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Recording Integrity--Piano and Organ


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I used my XK3 / XK System on Groovadelphia, organissimo's latest disc. I did an A/B comparison with it and my 1958 B3 through the same Leslie. My B3 is no slouch; it's a great sounding instrument with a very good action. But the XK3 just sounded better in the mix so that's what I used.


I used a software piano (specifically The Grand) on "Hold On" from Root Doctor's first album. It sounds great.






Use what sounds the best. For Root Doctor's second disc, I used the piano at the studio, which was a little Wurlitzer spinet. We wanted that "church piano" vibe, and that's what we got. Sounded perfect in the context of the song.

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A while back I recorded on a blues project. This band was doing a version of an old Robert Johnson song called 'Me and the Devil'. They wanted a "honky tonk" piano sound so I played it with a patch called Honky Tonk Piano. They loved it. They said it was perfect. I hated the sound. The sound of out of tune piano is like fingernails on a chalk board to my ears .... but you have to give the people what they want.

"It doesn't have to be difficult to be cool" - Mitch Towne


"A great musician can bring tears to your eyes!!!

So can a auto Mechanic." - Stokes Hunt


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Enjoy the new Mac, Dave. ;)


Marino- I enjoyed your "philosophically speaking" point.


It seems as if this issue is almost the sort of "if money were no object" question. Would anyone take the digital emulation of the B3 or the Steinway instead? (in the non existent "perfect" world...)


I'm finding myself wondering about my gigging rig reading this thread but I guess that touches on what people have brought up here regarding the situation you are playing in. On the gig in the right room (one where I get a sound I like) my CX-3 though the Motion Sound Pro-145 sounds great to me. But I cringed when someone hired me to record and told me just to bring that because they couldn't get an organ (this was for a jazz organ trio project). With my ears, in a crowded room with a nice stage and acoustics it sounds excellent, but with a mic or two cozied right up to that speaker and then stuck on CD all I hear are all the 'imperfections'...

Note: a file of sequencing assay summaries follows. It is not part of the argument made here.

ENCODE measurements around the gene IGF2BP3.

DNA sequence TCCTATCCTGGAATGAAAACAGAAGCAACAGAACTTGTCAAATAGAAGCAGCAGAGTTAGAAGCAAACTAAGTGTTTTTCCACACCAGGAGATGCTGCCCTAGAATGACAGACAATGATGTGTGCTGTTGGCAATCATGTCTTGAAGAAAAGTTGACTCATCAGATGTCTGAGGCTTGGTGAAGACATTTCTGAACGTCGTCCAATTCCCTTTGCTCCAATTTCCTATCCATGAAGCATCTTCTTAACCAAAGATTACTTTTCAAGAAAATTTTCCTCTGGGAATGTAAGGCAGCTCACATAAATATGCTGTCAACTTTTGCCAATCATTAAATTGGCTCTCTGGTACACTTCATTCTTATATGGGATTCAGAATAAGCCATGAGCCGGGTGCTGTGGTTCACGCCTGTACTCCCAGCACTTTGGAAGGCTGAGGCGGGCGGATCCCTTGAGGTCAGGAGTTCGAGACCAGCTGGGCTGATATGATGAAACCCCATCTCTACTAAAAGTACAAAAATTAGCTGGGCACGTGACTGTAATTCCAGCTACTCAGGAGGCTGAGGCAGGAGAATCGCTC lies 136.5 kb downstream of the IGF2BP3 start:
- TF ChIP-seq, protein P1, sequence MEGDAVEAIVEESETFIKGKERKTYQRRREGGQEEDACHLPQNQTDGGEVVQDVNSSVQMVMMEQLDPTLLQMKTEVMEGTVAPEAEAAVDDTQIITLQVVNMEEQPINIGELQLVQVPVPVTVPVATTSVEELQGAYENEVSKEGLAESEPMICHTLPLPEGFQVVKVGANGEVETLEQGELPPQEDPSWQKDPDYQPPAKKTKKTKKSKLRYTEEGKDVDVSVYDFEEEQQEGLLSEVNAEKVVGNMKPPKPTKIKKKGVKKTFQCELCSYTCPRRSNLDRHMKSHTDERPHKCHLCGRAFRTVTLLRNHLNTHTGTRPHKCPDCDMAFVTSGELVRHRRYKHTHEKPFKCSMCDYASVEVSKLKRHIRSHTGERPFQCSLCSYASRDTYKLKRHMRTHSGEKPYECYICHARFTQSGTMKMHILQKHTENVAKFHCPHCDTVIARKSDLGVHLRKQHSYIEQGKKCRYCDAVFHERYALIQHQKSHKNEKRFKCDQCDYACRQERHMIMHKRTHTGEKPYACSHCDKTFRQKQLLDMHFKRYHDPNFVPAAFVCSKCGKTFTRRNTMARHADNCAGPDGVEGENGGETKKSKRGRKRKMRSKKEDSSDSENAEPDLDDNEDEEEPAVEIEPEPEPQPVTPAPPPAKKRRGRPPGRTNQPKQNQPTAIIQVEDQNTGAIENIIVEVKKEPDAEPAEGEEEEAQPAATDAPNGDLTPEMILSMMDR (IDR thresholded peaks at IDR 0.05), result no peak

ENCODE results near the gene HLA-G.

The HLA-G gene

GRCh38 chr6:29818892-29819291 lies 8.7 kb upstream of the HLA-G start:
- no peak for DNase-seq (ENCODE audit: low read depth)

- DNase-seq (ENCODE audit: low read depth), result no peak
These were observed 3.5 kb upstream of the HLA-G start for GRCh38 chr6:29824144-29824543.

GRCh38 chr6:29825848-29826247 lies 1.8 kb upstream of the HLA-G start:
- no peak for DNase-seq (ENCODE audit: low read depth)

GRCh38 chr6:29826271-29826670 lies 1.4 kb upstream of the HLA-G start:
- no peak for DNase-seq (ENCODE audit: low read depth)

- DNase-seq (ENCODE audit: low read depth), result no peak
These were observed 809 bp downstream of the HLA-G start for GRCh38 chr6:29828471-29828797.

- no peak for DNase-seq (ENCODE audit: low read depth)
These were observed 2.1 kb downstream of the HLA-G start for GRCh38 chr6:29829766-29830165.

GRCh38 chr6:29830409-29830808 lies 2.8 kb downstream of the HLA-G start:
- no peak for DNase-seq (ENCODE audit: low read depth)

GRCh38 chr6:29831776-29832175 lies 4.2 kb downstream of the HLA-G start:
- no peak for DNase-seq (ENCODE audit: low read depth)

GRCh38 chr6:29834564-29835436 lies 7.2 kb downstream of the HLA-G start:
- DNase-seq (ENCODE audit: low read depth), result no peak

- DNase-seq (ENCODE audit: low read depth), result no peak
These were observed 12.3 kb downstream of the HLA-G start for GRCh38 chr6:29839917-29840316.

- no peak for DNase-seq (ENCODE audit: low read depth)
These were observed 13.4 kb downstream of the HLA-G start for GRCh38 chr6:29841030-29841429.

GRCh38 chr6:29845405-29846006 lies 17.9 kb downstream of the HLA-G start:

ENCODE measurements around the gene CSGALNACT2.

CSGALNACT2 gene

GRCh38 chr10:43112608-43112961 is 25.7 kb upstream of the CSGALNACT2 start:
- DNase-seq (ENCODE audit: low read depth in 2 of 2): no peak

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As for pianos; I feel there's a difference between the piano included in say, a Motif, which has a known and limited set of velocity layers, and a gigabytes-and-counting piano library for a computer.


In a way, Roland's solution to just do away with the memory and model the thing is sane. The compromise is only in the processor speed and algorithm quality, and with one doubling and the other improving every few years since more speed = more possibilities, it's good. That perfect sampling recording session with pristine mics and converters is harder to top.


Feeling is the next step. The quality of the feel of the instrument amplifies the enthusiasm; rather give me a piano sample that doesn't span gigabytes but with a great-feeling set of keys than an awesome multi-gigabyte library with a cheap controller.


Properly micing a piano isn't easy, and for that reason alone I'd be happy to leave it to people who've been doing that for the past 2 decades and who've put the result in a box.


The Mac is still sitting in the box waiting for my friend to come over and install Logic and show me the basic OS has I've always used a PC.


But you bought this thing because it's advertized as being easy to use and set up, and because it just works! ;)


Why not go ahead, pop in the DVD and follow the instructions on the screen? From experience I can say that it's far easier than installing Windows 98 or XP :).


Installing Logic isn't a chore either, because you have far less to worry about (e.g. where should I put it) than on Windows.

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